Are you satisfied with your prayer life? Do you sometimes feel like it’s useless to pray because God doesn’t hear you? Have you learned from Jesus how to pray? If you’re not sure, today’s devotional should help. Be sure to read the Scripture passage and then the quotation. God bless you.
Because of Calvary,
Matthew 26:36-46 (ESV)
36 Then Jesus went with them to a place called Gethsemane, and he said to his disciples, “Sit here, while I go over there and pray.” 37 And taking with him Peter and the two sons of Zebedee, he began to be sorrowful and troubled. 38 Then he said to them, “My soul is very sorrowful, even to death; remain here, and watch with me.” 39 And going a little farther he fell on his face and prayed, saying, “My Father, if it be possible, let this cup pass from me; nevertheless, not as I will, but as you will.” 40 And he came to the disciples and found them sleeping. And he said to Peter, “So, could you not watch with me one hour? 41 Watch and pray that you may not enter into temptation. The spirit indeed is willing, but the flesh is weak.” 42 Again, for the second time, he went away and prayed, “My Father, if this cannot pass unless I drink it, your will be done.” 43 And again he came and found them sleeping, for their eyes were heavy. 44 So, leaving them again, he went away and prayed for the third time, saying the same words again. 45 Then he came to the disciples and said to them, “Sleep and take your rest later on. See, the hour is at hand, and the Son of Man is betrayed into the hands of sinners. 46 Rise, let us be going; see, my betrayer is at hand.”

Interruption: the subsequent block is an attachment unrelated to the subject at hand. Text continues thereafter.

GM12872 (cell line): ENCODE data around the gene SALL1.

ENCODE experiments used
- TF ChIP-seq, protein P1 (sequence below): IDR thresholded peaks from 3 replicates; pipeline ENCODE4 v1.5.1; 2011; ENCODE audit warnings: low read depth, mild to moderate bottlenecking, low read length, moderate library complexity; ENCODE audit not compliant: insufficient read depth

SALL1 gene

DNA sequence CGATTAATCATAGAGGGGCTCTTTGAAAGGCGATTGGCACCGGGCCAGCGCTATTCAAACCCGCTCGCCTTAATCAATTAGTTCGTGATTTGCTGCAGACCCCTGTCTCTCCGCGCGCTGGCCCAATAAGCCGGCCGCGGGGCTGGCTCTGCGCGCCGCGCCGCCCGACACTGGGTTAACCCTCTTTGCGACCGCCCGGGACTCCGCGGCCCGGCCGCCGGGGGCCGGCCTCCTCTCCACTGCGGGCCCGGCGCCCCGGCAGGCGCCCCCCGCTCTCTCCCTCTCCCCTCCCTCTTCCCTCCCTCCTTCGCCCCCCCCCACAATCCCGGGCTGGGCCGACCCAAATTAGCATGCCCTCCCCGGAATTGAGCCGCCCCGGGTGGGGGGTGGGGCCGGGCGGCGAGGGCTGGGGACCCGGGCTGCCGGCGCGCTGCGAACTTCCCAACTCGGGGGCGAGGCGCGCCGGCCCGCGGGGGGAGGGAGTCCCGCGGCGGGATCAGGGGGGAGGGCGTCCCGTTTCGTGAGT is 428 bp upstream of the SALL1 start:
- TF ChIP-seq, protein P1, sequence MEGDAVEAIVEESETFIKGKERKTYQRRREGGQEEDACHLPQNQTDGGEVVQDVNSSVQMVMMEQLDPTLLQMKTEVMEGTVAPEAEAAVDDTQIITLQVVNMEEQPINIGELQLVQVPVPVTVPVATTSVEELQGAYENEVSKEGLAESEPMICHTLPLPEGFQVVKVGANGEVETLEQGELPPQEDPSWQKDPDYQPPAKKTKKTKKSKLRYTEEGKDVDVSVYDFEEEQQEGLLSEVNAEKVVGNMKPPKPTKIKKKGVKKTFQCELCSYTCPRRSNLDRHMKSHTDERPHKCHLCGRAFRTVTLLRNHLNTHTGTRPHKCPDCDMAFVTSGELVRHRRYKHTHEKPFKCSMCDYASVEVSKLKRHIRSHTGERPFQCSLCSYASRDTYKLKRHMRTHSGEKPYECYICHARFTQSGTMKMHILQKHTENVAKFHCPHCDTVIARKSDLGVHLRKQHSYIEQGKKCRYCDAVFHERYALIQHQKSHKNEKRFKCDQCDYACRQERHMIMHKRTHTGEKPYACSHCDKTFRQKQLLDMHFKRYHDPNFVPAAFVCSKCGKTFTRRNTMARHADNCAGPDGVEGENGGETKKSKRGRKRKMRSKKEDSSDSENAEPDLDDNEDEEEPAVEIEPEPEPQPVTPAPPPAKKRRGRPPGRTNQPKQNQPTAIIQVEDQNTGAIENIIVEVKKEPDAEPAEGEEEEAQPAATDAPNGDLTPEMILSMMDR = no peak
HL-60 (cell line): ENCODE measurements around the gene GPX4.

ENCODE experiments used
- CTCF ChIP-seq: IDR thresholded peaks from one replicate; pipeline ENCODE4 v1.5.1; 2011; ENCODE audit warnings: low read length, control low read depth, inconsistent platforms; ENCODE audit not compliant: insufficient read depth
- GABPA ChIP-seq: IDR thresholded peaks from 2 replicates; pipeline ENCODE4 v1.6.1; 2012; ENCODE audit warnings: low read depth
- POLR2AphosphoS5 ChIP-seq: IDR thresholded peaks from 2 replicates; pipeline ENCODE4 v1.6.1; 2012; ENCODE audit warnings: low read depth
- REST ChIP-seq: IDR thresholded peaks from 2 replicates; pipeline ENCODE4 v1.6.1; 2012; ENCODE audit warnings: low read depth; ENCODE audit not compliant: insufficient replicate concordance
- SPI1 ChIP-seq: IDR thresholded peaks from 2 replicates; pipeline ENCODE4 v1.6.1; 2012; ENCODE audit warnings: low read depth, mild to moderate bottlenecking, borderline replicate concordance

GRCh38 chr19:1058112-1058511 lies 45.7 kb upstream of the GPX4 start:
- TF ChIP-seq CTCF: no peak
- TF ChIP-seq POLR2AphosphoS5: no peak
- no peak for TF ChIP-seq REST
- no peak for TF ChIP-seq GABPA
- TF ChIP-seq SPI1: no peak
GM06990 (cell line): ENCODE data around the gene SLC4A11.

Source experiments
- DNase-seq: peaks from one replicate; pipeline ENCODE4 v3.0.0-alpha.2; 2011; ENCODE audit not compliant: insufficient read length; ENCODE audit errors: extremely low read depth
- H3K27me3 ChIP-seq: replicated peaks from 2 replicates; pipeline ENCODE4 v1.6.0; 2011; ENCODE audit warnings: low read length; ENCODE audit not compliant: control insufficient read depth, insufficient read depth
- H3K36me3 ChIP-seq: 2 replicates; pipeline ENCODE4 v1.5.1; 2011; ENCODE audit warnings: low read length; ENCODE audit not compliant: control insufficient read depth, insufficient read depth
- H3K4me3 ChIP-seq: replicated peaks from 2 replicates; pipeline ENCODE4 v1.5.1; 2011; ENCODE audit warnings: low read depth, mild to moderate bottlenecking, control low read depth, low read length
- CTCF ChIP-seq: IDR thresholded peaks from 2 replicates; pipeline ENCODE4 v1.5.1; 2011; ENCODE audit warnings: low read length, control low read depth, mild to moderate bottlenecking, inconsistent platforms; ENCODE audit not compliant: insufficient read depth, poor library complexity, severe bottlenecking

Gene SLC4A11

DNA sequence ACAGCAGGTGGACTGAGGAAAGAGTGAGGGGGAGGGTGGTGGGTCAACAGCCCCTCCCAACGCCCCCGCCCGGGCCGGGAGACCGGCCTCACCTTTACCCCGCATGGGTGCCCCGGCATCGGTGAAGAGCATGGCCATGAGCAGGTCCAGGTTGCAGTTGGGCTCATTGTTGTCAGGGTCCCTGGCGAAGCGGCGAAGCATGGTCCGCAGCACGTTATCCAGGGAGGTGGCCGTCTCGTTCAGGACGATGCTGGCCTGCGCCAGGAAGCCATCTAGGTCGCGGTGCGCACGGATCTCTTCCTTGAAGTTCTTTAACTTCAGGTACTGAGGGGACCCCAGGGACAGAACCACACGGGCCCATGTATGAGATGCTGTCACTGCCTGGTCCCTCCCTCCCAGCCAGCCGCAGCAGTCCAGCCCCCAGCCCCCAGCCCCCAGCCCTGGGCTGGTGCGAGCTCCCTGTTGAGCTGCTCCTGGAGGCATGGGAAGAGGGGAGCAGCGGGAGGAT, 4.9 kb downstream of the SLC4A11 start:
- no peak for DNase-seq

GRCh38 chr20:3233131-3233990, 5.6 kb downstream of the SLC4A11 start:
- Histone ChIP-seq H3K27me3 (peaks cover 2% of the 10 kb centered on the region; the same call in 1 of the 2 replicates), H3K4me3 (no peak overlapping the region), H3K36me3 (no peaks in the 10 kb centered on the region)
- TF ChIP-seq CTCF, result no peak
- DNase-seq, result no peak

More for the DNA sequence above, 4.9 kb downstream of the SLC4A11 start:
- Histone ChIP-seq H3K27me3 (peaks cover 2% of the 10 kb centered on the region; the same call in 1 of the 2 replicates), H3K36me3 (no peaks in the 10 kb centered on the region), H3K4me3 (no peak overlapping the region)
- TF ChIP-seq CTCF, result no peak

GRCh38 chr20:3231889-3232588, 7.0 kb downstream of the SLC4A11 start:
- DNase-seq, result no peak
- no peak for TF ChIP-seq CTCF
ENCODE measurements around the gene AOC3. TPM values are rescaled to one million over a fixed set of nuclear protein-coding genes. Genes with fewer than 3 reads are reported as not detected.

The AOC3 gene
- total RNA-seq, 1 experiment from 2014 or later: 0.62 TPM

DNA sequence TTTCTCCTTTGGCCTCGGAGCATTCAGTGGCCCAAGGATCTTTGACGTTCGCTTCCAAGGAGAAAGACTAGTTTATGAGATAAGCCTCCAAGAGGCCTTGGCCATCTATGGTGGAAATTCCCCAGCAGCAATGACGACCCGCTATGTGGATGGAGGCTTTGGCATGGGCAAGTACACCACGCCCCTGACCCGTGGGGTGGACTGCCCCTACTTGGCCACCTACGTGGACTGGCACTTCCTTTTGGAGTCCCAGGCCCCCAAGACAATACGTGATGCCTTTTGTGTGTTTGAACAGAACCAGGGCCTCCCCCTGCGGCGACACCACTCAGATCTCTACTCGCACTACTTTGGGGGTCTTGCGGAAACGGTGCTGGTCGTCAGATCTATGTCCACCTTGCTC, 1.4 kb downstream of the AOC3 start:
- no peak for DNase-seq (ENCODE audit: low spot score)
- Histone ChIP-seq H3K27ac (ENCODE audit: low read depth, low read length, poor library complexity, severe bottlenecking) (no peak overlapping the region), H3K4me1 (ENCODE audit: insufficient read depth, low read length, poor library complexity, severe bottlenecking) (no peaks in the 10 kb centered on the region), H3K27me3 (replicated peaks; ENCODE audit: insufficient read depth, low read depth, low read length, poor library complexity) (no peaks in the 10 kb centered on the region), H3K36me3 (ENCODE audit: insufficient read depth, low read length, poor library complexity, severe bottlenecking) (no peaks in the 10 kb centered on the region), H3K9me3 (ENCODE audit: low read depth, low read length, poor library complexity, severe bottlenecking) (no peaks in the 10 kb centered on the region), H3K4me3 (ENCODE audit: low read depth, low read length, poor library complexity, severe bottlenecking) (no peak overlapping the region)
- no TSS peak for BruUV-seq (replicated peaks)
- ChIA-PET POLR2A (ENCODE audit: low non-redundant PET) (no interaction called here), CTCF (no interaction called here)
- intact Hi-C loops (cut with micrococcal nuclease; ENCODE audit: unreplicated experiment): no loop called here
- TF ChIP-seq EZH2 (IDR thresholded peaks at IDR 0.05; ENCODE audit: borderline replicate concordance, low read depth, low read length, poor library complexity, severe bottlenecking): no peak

“How many people think that to pray means to bring their wishes to God, and try to coax Him to make them His wishes! Why, half the shallow skeptical talk of this generation about the worthlessness of prayer goes upon that fundamental fallacy that the notion of prayer is to dictate terms to God; and that unless a man gets his wishes answered he has no right to suppose that his prayers are answered. But it is not so…. That is a poor kind of prayer of which the inmost spirit is resistance to a clear dictate of the divine will; but the true prayer is, ‘O that I may be willing to take what Thou art willing, in Thy mercy and love, to send!’
“I believe in importunate prayer, but I believe also that a great deal of what calls itself importunate prayer is nothing more than an obstinate determination not to be satisfied with what satisfies God. … Importunate petition is not pestering Him with refused desires. To make a prayer out of my rebellion against His will is surely the greatest abuse of prayer that can be conceived.” [Alexander Maclaren, Expositions of Holy Scripture I, (Grand Rapids: Baker Book House, n.d.), p. 126]